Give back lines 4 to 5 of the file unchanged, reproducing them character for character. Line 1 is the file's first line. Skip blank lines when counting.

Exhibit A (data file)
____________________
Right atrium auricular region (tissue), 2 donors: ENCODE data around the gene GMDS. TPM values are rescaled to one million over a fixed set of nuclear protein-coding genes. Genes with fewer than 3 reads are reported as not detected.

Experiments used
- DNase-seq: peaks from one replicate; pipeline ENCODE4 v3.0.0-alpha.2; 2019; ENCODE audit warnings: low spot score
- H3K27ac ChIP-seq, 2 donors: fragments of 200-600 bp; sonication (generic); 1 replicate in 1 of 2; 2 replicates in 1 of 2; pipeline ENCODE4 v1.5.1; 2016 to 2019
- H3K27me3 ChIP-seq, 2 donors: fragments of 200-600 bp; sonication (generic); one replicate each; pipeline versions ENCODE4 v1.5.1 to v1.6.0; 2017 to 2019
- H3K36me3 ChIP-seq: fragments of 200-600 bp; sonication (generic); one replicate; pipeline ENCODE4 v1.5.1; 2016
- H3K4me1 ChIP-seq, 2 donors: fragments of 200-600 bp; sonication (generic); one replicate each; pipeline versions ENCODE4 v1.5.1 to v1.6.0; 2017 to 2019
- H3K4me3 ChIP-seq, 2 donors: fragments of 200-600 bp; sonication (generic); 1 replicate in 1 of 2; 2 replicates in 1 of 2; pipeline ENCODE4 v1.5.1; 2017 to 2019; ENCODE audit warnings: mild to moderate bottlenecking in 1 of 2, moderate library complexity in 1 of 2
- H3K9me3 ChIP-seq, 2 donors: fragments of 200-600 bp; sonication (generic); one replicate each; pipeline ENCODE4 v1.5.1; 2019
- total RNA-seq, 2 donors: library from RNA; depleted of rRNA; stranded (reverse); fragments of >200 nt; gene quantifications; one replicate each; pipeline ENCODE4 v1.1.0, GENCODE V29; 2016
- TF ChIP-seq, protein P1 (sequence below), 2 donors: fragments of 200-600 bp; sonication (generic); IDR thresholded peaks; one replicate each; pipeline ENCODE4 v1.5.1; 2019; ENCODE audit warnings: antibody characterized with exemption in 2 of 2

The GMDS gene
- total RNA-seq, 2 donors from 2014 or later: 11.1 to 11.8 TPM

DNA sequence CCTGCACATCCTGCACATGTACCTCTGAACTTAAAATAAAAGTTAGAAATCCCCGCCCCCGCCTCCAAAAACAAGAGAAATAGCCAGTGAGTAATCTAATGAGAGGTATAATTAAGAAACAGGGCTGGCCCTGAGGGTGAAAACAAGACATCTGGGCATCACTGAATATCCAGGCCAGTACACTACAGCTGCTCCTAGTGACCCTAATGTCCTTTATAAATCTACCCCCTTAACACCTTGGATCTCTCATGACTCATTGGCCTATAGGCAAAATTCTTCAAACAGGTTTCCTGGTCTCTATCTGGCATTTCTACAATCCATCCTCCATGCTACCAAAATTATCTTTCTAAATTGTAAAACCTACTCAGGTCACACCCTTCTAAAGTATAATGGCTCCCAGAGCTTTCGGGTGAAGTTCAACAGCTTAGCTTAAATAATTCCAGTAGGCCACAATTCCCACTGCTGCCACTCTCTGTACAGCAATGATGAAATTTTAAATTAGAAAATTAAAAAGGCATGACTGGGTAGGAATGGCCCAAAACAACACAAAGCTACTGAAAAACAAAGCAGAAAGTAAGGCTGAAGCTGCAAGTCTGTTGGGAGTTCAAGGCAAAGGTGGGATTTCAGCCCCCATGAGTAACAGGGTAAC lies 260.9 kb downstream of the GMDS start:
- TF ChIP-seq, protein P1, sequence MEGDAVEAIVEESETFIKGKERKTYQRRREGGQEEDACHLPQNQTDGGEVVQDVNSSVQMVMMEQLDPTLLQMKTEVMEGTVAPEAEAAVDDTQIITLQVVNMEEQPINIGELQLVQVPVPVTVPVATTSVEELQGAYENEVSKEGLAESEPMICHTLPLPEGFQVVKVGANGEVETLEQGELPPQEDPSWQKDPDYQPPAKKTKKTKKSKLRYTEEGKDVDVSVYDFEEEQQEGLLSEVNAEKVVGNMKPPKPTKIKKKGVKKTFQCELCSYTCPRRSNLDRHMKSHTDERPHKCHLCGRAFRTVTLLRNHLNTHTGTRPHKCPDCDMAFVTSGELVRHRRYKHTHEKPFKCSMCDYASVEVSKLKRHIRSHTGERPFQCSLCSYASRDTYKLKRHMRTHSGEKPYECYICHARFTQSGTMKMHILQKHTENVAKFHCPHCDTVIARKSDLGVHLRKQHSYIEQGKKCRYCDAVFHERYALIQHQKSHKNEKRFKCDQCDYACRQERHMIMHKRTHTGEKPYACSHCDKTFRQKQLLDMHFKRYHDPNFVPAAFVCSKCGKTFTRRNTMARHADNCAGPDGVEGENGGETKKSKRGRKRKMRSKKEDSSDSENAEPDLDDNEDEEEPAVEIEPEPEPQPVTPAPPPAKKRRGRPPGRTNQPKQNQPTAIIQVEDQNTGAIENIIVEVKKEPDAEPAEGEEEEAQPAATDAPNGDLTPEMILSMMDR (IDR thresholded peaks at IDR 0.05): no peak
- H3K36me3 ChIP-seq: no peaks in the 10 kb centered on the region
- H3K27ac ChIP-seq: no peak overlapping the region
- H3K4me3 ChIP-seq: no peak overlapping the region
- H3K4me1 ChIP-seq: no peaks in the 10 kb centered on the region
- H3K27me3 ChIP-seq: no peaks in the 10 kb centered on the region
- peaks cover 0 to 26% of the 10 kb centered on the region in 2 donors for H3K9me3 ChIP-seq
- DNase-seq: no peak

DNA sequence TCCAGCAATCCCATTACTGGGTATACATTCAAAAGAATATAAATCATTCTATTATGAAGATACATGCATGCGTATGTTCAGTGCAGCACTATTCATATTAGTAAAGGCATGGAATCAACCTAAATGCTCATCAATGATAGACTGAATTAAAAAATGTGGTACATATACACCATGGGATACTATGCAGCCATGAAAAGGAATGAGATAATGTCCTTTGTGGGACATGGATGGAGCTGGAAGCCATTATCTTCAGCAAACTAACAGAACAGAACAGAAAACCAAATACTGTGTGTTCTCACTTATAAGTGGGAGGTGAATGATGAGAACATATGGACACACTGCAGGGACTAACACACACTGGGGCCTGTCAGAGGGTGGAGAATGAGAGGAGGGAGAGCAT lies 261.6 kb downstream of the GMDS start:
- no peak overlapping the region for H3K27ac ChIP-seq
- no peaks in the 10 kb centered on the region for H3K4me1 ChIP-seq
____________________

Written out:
- H3K27ac ChIP-seq, 2 donors: fragments of 200-600 bp; sonication (generic); 1 replicate in 1 of 2; 2 replicates in 1 of 2; pipeline ENCODE4 v1.5.1; 2016 to 2019
- H3K27me3 ChIP-seq, 2 donors: fragments of 200-600 bp; sonication (generic); one replicate each; pipeline versions ENCODE4 v1.5.1 to v1.6.0; 2017 to 2019